Younger people are another passionate constituency propelling the push for CIR forward. Polls have consistently found that those of us between the ages of 18 and 29 are very supportive of allowing undocumented immigrants to earn American citizenship. The age cohort most opposed to this is the 65-and-older crowd. Millennials are also more likely than those of older generations to personally know undocumented immigrants, and these relationships are decisive in shaping our views.

At the intersection of these two key supportive constituencies—evangelical Christians and young people—is a growing movement that is actively organizing and advocating for comprehensive reform that is consistent with biblical values of justice, compassion and hospitality. The G92 movement—which takes its name from the 92 references to the Hebrew word “ger” (the immigrant) in the Old Testament—began at Cedarville University in Ohio in October 2011, where more than 1,000 students from across the country gathered to look at immigration from a distinctly biblical perspective. Subsequent conferences have been hosted at Samford University in Alabama and Concordia University in Oregon, with more events planned for the coming months.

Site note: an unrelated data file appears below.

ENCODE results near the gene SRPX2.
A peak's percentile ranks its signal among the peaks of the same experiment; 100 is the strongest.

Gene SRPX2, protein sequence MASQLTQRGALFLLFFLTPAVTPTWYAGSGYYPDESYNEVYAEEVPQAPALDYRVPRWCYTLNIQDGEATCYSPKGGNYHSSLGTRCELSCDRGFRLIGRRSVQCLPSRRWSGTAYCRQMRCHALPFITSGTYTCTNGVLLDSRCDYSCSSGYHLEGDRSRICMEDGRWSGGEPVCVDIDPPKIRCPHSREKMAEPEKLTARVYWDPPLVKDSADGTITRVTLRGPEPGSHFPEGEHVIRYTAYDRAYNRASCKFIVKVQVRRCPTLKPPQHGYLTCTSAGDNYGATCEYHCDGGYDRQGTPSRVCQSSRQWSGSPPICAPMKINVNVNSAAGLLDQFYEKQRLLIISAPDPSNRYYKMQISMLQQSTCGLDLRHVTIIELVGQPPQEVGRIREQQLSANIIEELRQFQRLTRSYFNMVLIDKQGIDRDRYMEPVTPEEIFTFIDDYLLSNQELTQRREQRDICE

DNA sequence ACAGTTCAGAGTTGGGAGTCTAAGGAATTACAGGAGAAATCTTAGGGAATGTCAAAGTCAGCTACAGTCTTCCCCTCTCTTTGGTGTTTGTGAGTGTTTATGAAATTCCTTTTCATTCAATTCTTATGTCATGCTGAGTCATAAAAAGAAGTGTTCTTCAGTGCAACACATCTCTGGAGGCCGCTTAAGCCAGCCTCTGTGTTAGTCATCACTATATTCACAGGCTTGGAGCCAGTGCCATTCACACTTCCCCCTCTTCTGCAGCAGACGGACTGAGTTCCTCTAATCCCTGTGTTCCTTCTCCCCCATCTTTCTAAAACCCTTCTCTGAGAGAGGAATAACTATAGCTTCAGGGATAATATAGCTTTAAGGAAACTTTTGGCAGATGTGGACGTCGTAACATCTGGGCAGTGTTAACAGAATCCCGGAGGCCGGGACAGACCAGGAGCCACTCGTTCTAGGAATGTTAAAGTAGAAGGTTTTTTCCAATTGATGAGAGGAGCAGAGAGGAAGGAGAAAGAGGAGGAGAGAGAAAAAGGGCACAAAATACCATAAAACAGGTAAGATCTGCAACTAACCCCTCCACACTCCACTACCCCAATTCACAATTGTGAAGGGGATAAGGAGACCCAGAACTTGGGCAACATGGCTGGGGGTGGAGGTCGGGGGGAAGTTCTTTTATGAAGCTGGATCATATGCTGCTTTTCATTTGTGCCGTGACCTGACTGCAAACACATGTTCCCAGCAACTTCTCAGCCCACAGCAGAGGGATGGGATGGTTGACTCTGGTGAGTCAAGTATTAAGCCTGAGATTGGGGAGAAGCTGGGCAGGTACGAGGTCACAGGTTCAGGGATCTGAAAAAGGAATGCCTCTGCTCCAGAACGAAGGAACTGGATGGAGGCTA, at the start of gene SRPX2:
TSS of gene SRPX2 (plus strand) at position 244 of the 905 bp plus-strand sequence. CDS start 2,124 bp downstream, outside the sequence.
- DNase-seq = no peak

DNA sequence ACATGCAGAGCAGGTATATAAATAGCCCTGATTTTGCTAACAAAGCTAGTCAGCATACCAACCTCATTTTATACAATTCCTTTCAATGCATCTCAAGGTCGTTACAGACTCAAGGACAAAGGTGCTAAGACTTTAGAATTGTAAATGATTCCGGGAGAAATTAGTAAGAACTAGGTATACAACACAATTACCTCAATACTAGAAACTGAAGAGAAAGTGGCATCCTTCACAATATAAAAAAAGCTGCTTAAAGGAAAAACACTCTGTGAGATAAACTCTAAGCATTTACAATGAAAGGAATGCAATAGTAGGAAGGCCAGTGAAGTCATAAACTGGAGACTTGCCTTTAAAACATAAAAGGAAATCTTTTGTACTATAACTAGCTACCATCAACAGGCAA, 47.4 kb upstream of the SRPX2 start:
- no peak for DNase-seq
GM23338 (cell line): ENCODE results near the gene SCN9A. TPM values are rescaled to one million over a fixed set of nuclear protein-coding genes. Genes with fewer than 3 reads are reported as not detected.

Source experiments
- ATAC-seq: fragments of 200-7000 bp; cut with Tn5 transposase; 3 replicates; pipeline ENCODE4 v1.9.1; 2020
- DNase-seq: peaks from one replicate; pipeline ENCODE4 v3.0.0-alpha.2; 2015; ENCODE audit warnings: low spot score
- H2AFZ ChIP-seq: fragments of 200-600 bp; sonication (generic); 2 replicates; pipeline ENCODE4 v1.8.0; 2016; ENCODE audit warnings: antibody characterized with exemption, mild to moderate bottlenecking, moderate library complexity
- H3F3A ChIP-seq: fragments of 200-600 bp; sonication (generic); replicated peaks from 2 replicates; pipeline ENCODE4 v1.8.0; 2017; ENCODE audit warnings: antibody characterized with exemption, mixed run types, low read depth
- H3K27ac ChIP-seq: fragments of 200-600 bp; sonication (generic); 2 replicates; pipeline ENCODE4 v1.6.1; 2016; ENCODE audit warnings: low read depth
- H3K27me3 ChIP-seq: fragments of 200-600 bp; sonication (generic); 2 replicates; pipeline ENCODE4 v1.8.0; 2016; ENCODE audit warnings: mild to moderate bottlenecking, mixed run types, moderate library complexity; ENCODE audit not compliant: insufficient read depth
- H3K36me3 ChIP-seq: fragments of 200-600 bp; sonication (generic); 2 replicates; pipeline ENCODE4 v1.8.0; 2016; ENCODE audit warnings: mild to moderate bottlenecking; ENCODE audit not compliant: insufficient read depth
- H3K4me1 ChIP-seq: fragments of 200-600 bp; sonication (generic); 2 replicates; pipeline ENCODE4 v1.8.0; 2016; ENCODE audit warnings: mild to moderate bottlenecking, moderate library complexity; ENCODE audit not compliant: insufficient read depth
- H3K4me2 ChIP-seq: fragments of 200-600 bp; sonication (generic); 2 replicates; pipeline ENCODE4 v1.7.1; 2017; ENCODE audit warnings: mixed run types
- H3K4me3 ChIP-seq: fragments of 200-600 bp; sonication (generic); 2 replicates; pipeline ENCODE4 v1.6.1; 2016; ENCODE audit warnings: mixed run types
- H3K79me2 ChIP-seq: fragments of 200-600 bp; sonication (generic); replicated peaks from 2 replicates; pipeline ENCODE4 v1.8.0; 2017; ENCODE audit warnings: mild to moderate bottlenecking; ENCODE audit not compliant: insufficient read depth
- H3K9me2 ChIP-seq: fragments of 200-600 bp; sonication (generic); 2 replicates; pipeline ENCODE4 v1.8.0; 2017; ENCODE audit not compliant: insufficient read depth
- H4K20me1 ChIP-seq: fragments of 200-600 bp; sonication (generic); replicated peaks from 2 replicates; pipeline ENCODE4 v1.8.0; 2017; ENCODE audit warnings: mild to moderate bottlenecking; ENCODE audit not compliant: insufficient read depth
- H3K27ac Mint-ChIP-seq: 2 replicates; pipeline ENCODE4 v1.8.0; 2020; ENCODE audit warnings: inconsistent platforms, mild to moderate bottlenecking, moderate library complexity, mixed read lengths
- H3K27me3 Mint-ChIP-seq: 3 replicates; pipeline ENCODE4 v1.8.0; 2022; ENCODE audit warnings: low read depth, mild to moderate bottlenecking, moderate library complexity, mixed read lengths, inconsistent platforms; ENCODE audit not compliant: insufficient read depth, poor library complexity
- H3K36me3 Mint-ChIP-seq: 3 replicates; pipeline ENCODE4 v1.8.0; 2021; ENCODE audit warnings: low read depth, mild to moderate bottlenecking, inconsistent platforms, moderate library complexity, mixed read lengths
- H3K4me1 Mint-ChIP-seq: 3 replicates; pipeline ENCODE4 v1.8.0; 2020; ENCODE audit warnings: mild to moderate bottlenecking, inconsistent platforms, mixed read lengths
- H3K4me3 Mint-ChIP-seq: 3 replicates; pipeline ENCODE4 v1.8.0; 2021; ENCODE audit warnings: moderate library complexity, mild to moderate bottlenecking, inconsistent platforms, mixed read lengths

Beyond simply becoming aware, young Christians are also taking action to challenge their peers and their legislators to think more biblically about both immigrants and immigration policies. Many of us are mobilizing to meet tangible needs in immigrant communities, helping to teach English and much more. Young evangelicals are also lobbying our elected officials: writing letters, making telephone calls and visiting their offices in person.

It still remains to be seen whether immigration reform will happen in 2013. Despite numerous promises, politics can be fickle, and the apparent broad interest in reform could dissipate once Congress begins to debate the actual details. If “the devil is in the details,” though, the Church in particular should remain committed to praying for and advocating before our political leaders, that they may find the courage to do the right thing. We young Christians are well positioned to help lead that charge.

*Thanks to my good friend and neighbor Matthew Soerens, coauthor of Welcoming the Stranger (IVP, 2009), for help with this article.



A NEW LAW WAS PASSED ON JANUARY 2ND!documentDetail;D=USCIS-2012-0003-3739